Reaction to the highly accelerated constitutional removal of Paraguayan President Fernando Lugo appears to be correlated to an individual’s job. Although condemned by Argentine President Cristina Kirchner and Brazilian President Dilma Rousseff, it is hard not to think that they are grateful for the excuse to suspend Paraguay from the trade bloc Mercosur and get on with business — Venezuela’s accession to the bloc, held up by the Paraguayan congress, was approved last week, and talk (perhaps overly optimistic) of a Mercosur-China trade deal is now active after being off the table because of Paraguay’s diplomatic relations with Taiwan. Over in the Organization of American States, reaction is even more muted, with a very tentative mission of non-South American countries calling the situation ‘calm’ and hoping that the organization will escape more of the sort of attacks seen at the recent Cochabamba general assembly.
While this is a cynical reading, the regional reactions seem to support it. Paraguay had its political rights suspended from Mercosur in symbolic keeping with the bloc’s governing agreements, but this punishment did not extend to economic sanction. Trade continues and, more importantly for Brazil and Argentina, electricity continues to flow from the giant Itaipu and Yacyretá hydroelectric complexes. For his part, newly installed Paraguayan President Federico Franco has been clear that he does not particularly care about foreign relations and wants to devote his efforts to remedying Lugo’s mistakes. In other words, Franco could care less about participation in Mercosur meetings provided that trade, both legal and illegal, continues.
It is this sort of deeply cynical approach to democracy promotion and protection that has drawn the ire of commentators well versed in the region. The most recent blast comes from Andres Oppenheimer of the Miami Herald, who point blank blames regional leaders such as Argentina, Brazil, Colombia and Venezuela for the ‘flexible’ approach to constitutional procedure in Paraguay. He writes: “They have remained silent before so many violations of democratic rights in Nicaragua, Bolivia, Venezuela and Cuba in recent years that they have helped create a climate of “anything goes” in the region.” In broad strokes Oppenheimer is right. A more nuanced approach grounded in the region’s history points to an approach that recognizes that sustainable democratic forms must come from internal negotiations. The problem is that this often results in a somewhat blinkered view of democracy, something which has been remarkably prevalent in Brazilian foreign policy over the last twenty years.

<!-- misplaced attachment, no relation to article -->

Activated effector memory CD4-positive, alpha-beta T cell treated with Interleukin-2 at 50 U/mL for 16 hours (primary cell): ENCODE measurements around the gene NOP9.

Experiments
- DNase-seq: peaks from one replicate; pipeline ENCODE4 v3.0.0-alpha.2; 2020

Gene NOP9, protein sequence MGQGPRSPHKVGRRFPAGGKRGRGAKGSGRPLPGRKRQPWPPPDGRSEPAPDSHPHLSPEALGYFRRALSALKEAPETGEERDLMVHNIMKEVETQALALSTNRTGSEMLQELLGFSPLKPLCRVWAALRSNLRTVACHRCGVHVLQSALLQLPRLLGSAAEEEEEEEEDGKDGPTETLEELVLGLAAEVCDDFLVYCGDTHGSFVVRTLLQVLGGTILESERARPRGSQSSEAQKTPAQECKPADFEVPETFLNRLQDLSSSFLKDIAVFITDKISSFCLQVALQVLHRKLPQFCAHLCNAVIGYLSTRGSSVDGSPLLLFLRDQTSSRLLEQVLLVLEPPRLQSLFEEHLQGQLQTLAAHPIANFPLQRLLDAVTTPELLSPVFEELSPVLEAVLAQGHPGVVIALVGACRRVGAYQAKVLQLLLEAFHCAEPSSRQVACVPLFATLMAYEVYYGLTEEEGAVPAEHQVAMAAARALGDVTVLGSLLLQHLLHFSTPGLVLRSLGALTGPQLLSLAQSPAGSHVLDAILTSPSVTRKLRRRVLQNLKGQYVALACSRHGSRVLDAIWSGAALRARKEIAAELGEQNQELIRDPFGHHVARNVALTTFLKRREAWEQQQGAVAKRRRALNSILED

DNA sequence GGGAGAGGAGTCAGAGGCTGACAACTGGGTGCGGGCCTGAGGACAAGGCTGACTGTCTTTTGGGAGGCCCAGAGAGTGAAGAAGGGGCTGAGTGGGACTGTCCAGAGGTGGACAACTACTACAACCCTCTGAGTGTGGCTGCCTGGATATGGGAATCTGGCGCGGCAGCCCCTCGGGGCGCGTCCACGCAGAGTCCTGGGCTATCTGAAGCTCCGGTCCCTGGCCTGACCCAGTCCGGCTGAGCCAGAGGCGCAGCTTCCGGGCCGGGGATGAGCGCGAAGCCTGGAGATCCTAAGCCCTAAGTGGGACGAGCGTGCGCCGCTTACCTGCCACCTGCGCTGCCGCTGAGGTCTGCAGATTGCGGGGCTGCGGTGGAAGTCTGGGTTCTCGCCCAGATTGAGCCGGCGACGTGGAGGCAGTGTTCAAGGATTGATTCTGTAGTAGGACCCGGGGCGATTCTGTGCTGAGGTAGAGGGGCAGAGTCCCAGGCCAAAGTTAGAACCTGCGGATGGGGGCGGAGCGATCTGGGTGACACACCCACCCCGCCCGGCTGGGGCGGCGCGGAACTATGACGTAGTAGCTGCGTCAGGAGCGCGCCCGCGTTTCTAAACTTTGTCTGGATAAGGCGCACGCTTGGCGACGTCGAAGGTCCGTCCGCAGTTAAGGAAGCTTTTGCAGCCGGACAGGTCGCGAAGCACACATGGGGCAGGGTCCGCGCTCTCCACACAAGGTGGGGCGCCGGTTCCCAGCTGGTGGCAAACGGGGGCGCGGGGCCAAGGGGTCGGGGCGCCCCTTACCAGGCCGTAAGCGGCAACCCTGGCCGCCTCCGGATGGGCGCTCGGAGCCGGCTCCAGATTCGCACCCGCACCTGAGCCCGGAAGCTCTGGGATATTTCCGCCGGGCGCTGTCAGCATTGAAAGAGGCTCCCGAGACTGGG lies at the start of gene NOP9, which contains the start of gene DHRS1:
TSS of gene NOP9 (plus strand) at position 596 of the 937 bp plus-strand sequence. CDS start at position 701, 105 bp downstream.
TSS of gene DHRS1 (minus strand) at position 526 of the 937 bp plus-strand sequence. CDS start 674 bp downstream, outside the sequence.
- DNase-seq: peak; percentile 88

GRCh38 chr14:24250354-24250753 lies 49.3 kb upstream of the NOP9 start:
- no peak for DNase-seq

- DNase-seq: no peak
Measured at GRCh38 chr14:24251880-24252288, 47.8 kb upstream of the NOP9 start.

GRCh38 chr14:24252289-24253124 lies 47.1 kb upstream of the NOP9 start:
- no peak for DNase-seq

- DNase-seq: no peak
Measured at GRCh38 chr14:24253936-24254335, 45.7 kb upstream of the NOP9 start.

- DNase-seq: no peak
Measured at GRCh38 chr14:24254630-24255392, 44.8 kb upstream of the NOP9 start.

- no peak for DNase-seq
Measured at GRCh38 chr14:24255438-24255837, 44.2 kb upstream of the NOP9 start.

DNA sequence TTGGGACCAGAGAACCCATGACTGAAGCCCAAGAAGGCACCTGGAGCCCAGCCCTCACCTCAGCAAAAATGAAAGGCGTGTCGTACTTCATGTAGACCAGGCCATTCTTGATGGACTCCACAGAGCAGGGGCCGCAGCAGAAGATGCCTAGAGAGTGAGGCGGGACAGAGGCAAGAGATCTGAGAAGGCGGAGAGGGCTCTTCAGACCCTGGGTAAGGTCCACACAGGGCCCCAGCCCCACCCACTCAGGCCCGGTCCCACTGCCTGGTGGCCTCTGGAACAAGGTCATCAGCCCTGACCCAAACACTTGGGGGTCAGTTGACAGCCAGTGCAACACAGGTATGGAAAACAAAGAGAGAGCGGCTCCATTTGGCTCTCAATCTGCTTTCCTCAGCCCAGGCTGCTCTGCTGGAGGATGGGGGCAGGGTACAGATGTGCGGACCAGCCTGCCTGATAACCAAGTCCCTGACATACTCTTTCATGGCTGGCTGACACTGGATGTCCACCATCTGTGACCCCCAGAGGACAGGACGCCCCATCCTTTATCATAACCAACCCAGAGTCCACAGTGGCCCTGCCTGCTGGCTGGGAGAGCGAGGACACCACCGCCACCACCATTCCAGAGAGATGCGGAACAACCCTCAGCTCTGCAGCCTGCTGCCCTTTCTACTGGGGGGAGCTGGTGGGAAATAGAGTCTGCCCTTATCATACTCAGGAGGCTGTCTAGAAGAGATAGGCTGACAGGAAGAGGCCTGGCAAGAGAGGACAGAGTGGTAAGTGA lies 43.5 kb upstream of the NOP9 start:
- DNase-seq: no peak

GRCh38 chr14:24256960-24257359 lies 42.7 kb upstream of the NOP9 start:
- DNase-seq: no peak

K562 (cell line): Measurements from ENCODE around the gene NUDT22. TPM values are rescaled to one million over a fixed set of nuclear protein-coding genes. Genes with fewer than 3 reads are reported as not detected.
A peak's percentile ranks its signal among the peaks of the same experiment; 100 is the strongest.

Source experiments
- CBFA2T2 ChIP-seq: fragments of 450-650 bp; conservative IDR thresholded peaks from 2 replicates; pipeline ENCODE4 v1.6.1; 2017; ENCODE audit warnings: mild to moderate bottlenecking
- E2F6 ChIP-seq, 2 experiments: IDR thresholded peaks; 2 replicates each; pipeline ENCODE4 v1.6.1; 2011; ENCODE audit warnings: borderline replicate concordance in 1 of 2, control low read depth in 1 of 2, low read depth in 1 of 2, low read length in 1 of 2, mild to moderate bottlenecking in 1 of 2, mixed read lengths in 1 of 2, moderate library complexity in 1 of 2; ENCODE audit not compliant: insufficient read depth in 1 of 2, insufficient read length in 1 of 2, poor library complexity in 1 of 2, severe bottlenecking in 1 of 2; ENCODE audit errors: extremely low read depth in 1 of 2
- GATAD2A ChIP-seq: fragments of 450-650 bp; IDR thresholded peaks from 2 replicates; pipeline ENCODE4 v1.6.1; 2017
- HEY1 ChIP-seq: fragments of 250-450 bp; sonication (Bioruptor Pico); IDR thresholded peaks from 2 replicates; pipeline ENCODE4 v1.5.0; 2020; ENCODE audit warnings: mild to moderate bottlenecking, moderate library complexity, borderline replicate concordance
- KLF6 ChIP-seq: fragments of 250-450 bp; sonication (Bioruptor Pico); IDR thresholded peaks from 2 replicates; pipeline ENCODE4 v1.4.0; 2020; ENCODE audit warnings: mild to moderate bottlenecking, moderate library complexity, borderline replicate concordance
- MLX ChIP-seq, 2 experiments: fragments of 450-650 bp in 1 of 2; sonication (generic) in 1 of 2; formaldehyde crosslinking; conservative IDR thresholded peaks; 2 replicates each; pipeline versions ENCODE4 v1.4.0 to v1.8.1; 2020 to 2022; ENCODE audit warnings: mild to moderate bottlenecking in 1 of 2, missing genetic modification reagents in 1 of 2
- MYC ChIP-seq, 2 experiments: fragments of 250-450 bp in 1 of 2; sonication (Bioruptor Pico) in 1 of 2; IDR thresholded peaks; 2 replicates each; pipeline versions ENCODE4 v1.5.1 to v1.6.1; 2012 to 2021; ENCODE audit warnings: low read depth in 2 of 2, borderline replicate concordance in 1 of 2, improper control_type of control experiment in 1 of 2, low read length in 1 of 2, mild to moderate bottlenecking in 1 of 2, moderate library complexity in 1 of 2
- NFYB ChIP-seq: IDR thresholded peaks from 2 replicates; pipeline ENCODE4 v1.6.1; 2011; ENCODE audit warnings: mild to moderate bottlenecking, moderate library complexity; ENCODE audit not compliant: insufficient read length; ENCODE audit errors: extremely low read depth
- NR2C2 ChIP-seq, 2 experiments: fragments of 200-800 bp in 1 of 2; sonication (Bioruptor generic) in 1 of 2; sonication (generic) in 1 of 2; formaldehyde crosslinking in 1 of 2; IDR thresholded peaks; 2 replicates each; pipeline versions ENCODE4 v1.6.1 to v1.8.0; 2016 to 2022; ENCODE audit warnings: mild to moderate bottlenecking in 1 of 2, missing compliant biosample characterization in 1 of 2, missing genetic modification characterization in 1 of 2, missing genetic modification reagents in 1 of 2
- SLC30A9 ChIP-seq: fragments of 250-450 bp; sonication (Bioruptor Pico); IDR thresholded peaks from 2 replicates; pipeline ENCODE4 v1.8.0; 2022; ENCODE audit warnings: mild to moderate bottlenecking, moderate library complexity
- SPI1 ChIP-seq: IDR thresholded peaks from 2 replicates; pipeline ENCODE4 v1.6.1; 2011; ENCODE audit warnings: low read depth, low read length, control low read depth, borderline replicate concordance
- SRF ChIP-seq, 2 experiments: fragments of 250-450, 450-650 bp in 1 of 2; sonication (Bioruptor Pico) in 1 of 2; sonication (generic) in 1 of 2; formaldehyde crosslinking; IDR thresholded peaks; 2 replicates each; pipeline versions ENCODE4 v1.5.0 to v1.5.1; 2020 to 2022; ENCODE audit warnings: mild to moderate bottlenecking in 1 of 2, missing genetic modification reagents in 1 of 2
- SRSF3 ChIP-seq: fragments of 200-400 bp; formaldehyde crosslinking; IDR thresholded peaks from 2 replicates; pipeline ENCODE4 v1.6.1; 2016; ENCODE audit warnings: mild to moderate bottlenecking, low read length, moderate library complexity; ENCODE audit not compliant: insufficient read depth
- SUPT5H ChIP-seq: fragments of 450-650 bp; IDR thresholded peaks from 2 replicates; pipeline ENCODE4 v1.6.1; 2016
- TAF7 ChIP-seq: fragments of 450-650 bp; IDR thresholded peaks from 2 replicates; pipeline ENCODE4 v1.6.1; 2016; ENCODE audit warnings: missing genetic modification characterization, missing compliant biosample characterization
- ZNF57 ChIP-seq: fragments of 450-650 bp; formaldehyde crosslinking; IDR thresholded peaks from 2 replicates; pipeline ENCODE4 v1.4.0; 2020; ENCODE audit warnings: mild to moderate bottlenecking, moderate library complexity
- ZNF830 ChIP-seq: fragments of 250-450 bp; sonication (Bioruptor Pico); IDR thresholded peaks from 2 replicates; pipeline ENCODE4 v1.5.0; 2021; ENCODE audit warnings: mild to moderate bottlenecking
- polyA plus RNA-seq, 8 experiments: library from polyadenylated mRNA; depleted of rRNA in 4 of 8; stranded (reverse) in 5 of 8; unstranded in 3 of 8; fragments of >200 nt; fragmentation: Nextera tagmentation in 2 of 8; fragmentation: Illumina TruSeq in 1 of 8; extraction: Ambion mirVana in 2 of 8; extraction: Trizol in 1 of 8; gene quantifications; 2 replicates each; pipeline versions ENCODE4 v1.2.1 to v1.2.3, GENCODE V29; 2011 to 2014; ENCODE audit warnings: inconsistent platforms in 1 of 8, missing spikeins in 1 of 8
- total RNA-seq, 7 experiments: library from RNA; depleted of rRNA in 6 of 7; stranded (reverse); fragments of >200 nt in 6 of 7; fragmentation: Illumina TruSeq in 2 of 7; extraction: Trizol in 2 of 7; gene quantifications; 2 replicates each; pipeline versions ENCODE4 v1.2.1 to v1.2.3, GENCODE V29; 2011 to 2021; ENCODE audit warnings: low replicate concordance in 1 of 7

The Brazilian daily O Estado de São Paulo has taken more direct aim at the democratic credentials of Mercosur by asking how the bloc can suspend Paraguay and use that as an opportunity to welcome Venezuela into the club. Like Oppenheimer, the complaint from the Estadão editorial board is that a rather self-serving and pragmatic approach to democracy is being taken within the bloc. What we are discussing here is the difference between the strict legality of democracy and its practical applied reality. Arguments such as that by Javier El-Hage in Americas Quarterly are very clear that there was nothing specifically illegal or extra-constitutional about Lugo’s impeachment. The problem is the impeachment process failed the very important democratic ‘sniff test’. For Estadão this is a particular problem with respect to Venezuela, a country it has long attacked as descending into authoritarianism through democratic means under Chávez. For like-minded critics the decidedly awkward question is how the dominant leaders of Mercosur — Dilma and Kirchner — will be able to reconcile the bloc’s well-established democratic credentials with the sort of political conduct attributed to Chávez by his detractors.